Susanna Clarke, The Ladies of Grace Adieu and Other Stories
When I read Jonathan Strange and Mr. Norrell last year, it pretty much knocked my socks off, so I was excited to find Clarke’s collection of short stories (all of which were, I think, previously published elsewhere). Here are my thoughts on the individual stories:
“The Ladies of Grace Adieu” — Jonathan Strange visits his brother-in-law in Gloucestershire and is surprised to discover three young ladies with magical talents; however, they don’t always use these talents for benevolent purposes. A suitably creepy and atmospheric story, but I didn’t quite follow the plot.
“On Lickerish Hill” — In the 15th or 16th century, a young peasant girl marries the local squire and is forced to spin a large quantity of wool in an impossibly short period of time. My least favorite story in the bunch; the period language got on my nerves, and in general the story didn’t feel like it had very much substance to it.
“Mrs. Mabb” — In Regency England, a girl’s lover jilts her for the mysterious Mrs. Mabb, and the girl decides to fight back. I liked this story, especially the descriptions of the girl’s experiences in fairyland, which are darker and more painful than the word “fairyland” suggests.
“The Duke of Wellington Misplaces His Horse” — The title of this one is pretty self-explanatory. 🙂 This is one of the shortest, most amusing stories in the bunch, and the setting (the village of Wall) is borrowed from Neil Gaiman’s Stardust. Definitely one of my favorites in the bunch.
“Mr. Simonelli or The Fairy Widower” — Simonelli keeps a journal about his new job as the vicar of a country village and his encounters with a fairy lord who is looking for a new human bride. I liked this story because it was longer and more fleshed out than most of the others; it also conveys a subtly disturbing atmosphere.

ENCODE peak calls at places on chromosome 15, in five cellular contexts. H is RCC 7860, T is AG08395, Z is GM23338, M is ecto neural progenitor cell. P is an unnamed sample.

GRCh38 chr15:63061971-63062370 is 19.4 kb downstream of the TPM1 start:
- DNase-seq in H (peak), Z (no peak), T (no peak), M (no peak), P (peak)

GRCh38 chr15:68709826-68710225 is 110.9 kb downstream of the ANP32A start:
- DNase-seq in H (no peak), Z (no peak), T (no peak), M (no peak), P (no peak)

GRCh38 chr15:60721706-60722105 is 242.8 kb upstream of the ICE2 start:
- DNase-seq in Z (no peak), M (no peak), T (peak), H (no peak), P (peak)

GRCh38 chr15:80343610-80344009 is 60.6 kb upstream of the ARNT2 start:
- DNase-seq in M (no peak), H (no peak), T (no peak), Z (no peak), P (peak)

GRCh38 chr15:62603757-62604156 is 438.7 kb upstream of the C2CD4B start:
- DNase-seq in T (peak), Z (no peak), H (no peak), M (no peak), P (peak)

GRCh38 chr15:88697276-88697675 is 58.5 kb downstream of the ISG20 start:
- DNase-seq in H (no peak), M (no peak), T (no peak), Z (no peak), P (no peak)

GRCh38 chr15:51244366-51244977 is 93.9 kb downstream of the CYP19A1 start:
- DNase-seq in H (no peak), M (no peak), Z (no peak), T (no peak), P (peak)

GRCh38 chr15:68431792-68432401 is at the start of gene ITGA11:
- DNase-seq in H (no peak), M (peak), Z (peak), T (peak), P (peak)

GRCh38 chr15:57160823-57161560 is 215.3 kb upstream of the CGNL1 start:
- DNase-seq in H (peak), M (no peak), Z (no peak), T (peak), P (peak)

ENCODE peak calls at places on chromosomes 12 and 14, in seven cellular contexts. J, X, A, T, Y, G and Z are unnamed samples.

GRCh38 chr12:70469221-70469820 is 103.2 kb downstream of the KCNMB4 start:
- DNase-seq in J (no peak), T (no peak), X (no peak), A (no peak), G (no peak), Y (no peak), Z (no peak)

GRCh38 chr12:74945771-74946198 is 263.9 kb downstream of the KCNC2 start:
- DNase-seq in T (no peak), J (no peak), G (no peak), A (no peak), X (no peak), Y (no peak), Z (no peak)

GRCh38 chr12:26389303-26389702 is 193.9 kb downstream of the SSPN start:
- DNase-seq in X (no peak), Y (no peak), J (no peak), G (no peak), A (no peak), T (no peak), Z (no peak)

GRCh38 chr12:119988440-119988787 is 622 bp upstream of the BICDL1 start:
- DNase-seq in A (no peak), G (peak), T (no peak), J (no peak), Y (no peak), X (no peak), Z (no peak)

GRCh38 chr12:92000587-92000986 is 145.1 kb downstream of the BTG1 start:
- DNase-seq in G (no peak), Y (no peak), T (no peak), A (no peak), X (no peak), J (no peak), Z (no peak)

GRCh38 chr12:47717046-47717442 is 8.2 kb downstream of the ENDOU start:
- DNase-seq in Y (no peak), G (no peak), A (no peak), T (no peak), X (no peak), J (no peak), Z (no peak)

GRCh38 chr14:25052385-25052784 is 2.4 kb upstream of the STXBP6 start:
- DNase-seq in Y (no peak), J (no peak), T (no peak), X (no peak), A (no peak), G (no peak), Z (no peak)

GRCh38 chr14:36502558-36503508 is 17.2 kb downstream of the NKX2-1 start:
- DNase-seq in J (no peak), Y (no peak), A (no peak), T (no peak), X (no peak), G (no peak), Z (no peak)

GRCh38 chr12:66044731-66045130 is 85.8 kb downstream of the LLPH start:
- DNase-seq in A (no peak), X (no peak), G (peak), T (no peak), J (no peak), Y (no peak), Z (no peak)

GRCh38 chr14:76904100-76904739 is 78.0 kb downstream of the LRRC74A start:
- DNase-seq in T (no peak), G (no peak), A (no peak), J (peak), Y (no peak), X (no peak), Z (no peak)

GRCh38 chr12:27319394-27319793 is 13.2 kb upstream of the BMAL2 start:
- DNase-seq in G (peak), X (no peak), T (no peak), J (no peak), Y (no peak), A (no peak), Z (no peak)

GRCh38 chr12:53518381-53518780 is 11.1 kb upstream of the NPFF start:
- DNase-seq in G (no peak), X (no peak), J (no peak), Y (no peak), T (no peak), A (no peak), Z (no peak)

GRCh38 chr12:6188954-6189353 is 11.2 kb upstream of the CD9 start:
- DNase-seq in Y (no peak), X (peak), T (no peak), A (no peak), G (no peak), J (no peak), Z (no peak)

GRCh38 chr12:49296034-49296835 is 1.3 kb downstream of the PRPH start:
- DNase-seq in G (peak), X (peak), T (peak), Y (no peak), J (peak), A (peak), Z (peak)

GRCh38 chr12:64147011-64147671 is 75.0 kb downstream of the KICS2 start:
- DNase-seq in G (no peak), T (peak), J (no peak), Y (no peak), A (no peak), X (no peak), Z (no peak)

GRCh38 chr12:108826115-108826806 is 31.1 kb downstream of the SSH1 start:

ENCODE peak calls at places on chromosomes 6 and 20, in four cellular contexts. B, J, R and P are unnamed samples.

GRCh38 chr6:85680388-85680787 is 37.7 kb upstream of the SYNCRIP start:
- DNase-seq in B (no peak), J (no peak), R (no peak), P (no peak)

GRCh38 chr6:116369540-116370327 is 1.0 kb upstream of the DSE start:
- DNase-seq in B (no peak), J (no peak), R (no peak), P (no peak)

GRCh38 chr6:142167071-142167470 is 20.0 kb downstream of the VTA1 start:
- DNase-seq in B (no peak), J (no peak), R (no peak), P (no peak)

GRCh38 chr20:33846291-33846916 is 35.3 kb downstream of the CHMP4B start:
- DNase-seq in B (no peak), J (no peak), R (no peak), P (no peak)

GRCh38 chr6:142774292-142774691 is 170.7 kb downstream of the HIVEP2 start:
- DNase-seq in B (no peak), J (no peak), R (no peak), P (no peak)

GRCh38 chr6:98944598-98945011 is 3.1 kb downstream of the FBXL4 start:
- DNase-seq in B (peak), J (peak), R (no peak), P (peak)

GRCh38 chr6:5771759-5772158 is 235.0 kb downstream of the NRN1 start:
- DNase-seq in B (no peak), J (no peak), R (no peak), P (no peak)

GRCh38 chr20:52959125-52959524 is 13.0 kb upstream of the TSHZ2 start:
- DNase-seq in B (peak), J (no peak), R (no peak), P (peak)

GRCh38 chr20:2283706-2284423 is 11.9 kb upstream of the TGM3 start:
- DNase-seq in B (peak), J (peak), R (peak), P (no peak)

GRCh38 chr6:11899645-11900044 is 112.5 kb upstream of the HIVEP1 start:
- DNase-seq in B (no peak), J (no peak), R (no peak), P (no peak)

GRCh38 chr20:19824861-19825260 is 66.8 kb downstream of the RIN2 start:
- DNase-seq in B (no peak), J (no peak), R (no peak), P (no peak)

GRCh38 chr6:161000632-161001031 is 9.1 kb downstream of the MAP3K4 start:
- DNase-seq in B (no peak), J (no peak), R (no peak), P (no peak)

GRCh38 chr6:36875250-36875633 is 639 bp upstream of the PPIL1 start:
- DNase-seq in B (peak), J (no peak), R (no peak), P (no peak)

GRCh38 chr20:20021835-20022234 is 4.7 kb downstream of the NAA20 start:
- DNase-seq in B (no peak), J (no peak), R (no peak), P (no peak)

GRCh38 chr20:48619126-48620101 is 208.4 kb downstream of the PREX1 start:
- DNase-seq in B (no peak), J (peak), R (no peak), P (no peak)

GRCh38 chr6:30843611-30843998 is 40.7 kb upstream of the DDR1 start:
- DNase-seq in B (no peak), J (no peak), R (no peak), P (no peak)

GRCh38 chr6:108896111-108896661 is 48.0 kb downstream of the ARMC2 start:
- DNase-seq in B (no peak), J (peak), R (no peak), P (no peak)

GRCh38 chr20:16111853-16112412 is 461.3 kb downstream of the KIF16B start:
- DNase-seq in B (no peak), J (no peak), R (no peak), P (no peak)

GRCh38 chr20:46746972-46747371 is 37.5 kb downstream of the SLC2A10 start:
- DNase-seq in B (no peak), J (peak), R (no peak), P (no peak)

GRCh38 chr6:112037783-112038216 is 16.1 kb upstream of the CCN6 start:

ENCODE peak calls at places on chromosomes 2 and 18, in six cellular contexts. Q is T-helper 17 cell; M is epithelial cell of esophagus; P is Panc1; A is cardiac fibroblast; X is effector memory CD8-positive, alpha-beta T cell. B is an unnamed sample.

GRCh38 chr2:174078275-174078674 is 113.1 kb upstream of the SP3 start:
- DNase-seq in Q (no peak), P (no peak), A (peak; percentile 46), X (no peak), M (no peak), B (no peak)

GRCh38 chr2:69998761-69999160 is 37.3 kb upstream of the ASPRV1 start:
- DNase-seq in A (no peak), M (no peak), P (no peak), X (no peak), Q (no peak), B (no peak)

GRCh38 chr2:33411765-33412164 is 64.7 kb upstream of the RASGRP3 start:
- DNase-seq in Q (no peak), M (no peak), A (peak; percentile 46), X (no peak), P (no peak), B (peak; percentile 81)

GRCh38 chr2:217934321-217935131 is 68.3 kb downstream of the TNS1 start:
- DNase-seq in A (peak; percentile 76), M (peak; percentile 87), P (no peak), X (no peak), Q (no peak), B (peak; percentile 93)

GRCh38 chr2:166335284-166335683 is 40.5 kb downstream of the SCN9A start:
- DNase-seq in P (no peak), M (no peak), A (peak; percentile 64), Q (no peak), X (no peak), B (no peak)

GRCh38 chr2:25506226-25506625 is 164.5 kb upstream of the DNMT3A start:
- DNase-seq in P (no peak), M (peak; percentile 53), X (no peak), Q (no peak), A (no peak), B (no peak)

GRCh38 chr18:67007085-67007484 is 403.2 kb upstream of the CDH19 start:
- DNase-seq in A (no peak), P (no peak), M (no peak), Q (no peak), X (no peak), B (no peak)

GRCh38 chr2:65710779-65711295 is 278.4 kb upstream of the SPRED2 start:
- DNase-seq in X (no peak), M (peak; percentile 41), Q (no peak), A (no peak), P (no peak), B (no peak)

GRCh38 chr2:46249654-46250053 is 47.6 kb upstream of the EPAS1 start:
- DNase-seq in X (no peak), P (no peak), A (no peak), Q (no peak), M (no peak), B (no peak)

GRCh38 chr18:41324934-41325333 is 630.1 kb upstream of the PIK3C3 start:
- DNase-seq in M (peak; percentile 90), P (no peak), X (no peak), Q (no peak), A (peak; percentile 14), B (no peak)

“Tom Brightwind or How the Fairy Bridge Was Built at Thoresby” — A Jew and a fairy visit the decaying town of Thoresby and make a plan to help its inhabitants. I wasn’t terribly interested in this story as such, but it does shed some light on Clarke’s fairies and their family relationships.
“Antickes and Frets” — Mary, Queen of Scots, plots to destroy Elizabeth by using magic. I enjoyed the incorporation of actual historical figures into this story.
“John Uskglass and the Cumbrian Charcoal Burner” — John Uskglass, the Raven King, inadvertently injures a lowly charcoal burner, who turns to various Christian saints for retribution. This was my favorite story in the bunch; the saints were hilarious, and I just really liked the whole idea of this story.
Sorry that took so long! I never know how to review short story collections. Should I talk about each story individually or just give my impressions on the collection as a whole? As you can see, I’ve chosen the former approach because I think it’s more helpful to people who are deciding whether the collection is worth their time or not. Anyway, I wouldn’t recommend this book to someone who hasn’t read Jonathan Strange, but for those who have read it, these stories shed an interesting light on Clarke’s world and her vision of the realm of fairy.